How to use your network to survive a bad job market

By Tracy Brower

During an international pandemic and economic recession, it is a historically bad time to find a job. Hungry job searchers need to get creative.

Nevertheless, this can be a great time to find the job you didn’t expect. Many companies are reinventing their businesses and expanding the skill sets they’re looking for.

An important component of job search success is the strength of your network. You won’t read advice about getting hired that doesn’t include networking, but you may not know if you need to cast your net widely. Typically, new jobs don’t come from your primary network (those who know you best and with whom you speak most often), since you and they probably have similar knowledge of the opportunities available. New opportunities normally emerge from your secondary and tertiary networks because those are the contacts who have access to markets and people you don’t. By definition, they will know of possibilities that are new to you.

So, to find success in your job search, stay connected with those who are close to you, but reach out to those who are more distant.

Go broad

The creation of new links is key to building your network. Tap into these secondary or tertiary networks by asking to get introduced on LinkedIn or by reaching out to people you know from a distance but with whom you don’t normally interact. Perhaps there is a college friend you haven’t seen in years, but with whom you can rekindle a connection. Or maybe there’s someone you met in a previous role who can be helpful to you.

While it may be tough to put yourself out there, it will be to your advantage to be open about seeking work. Resist the advice to keep your old title on your LinkedIn profile until you find something new (instead, be clear in your moniker you’re on the hunt). In addition, consider reaching out to a wide breadth of contacts, casting a wide net, letting them know you are open for new opportunities, and asking them to keep you in the loop if they hear of anything fitting.

Give and receive help

    Offer value. Rather than simply asking people for a networking call or an introductory conversation, offer them information they may find useful or give them feedback on something you’ve seen them do or say on social media. The most fruitful connections have an element of reciprocity so consider how you can add value for them since you’re asking them to add value for you.

    Ask for help. People typically love to provide advice and input, so don’t be afraid to ask for it. Resist the temptation to launch into a desperate monologue of all your skills and talents, and ensure the conversation you have with a contact is two-way and allows them to make suggestions and provide you with assistance in your search.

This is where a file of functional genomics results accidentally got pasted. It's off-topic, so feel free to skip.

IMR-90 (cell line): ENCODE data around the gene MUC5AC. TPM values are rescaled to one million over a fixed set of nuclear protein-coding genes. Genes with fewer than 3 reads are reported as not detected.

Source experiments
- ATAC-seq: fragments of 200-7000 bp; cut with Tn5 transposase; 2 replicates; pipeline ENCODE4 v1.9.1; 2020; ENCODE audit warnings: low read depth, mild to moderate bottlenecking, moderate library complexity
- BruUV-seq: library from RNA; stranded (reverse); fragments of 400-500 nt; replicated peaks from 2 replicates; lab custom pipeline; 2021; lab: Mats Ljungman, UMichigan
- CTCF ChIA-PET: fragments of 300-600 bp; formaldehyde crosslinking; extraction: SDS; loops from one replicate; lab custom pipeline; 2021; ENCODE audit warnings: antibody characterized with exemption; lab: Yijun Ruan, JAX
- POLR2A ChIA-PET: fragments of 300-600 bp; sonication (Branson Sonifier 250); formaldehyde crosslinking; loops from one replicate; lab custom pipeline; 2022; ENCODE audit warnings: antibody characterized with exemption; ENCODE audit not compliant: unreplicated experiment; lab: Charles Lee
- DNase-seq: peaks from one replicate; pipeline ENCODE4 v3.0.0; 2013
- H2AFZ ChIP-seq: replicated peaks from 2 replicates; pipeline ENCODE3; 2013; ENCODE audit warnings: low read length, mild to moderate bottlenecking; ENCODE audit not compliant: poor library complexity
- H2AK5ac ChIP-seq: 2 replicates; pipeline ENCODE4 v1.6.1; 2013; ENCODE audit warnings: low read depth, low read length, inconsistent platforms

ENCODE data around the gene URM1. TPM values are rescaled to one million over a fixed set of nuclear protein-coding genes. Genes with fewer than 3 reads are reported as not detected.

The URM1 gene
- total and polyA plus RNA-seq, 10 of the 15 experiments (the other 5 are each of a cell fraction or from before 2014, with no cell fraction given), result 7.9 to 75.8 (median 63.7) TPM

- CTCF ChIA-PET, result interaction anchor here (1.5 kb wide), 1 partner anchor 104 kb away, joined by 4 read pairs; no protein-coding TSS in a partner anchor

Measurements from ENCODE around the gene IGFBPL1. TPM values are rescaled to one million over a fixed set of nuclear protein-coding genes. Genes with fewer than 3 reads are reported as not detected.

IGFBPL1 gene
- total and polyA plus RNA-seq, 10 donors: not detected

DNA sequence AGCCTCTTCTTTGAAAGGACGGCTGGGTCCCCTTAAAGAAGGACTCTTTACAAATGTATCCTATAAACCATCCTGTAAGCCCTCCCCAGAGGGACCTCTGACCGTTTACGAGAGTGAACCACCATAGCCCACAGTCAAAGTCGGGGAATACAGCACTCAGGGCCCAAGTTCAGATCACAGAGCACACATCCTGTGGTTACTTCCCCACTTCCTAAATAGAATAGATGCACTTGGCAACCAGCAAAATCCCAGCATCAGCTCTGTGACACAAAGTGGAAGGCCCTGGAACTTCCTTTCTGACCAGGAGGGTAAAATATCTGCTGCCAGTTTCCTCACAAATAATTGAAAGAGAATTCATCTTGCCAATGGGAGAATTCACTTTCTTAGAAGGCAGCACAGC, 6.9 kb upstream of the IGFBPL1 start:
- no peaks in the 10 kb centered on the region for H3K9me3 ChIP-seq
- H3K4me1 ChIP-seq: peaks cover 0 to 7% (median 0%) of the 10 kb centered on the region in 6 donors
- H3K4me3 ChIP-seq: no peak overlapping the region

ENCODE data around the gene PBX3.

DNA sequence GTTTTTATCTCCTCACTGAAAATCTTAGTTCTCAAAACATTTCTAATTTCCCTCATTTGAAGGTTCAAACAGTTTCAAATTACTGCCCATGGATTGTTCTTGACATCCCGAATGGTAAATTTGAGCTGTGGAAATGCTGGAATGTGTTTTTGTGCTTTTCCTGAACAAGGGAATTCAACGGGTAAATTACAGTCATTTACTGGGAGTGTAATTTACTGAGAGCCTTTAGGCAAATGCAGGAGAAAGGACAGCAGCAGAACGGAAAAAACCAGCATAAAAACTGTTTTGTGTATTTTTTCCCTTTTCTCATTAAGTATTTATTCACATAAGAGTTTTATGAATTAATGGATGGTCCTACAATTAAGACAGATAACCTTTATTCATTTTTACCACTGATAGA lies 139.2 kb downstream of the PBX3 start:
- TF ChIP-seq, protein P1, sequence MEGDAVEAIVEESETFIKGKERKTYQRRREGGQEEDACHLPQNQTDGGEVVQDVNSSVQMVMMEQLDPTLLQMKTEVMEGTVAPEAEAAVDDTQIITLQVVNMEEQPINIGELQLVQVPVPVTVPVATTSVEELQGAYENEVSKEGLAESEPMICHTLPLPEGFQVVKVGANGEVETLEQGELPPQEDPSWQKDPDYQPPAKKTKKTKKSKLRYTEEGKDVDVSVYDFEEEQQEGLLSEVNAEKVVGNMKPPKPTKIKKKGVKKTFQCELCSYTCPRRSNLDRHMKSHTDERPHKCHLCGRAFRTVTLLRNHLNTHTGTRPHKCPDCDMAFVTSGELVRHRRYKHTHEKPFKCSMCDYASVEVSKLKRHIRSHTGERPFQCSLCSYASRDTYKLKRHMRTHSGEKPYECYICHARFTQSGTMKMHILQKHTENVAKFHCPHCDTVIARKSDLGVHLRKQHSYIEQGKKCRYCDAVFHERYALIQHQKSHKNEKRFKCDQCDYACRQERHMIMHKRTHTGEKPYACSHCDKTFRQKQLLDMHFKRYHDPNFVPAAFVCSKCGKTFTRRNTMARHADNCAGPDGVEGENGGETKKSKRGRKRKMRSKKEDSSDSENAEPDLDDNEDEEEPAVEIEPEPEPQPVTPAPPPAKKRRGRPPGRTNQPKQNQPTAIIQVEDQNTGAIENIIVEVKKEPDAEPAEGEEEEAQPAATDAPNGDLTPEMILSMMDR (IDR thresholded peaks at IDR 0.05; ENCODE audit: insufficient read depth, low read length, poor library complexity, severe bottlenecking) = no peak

Stay in touch

It is helpful to keep in mind, you can network when you’re not in need. Too often people only reach out to their more distant network when they need a job, a contact, or a reference. Stay in touch with people regularly, especially when you’re not asking for anything. Share an article or just let them know they came to mind. This will keep your relationship with your contacts fresh and when you need help, they’ll be more likely to assist because you’ve stayed in touch over time.

Don’t give up

Perhaps one of the most challenging balances to strike is that of being persistent without coming off as a nuisance. When you reach out to someone you may not hear back right away, but keep at it. Knock on the door (or ping the inbox) at least a few times before letting up.

You also want to be creative in how you distinguish yourself. Amid the current atmosphere, many people are busier than usual. You will not be their main priority, so be gracious about asking for their time and, before connecting, express gratitude for their potential attention.

Get out there

To network, you have to make yourself visible. Sociologically speaking, familiarity leads to greater acceptance. If you’re visible and your contact has seen your posts or heard your virtual voice through social media, they will be more likely to take your call. So write a blog, speak at a virtual conference, and be active on multiple social media platforms. Also, manage your persona. You may be frustrated or cynical, but people typically want to hire and work with people who are positive voices and influences, rather than negative nellies. Be authentic but lean toward the positive in your public interactions.

Finding a job is challenging today, but tapping into your current connections and creating new links is the first step.

Go broad and be sure you’re delivering value as well as asking for help. Stay in touch with people, be persistent, and find ways to be visible with your network. Tapping into your primary network is good, but expanding your secondary and tertiary networks will bring you one step closer to landing a job. Even if the job market isn’t on your side right, you can build a network that is.


Tracy Brower, PhD, MM, MCRw, is a sociologist focused on work, workers, and workplace, working for Steelcase. She is the author of Bring Work to Life by Bringing Life to Work: A Guide for Leaders and Organizations.

 

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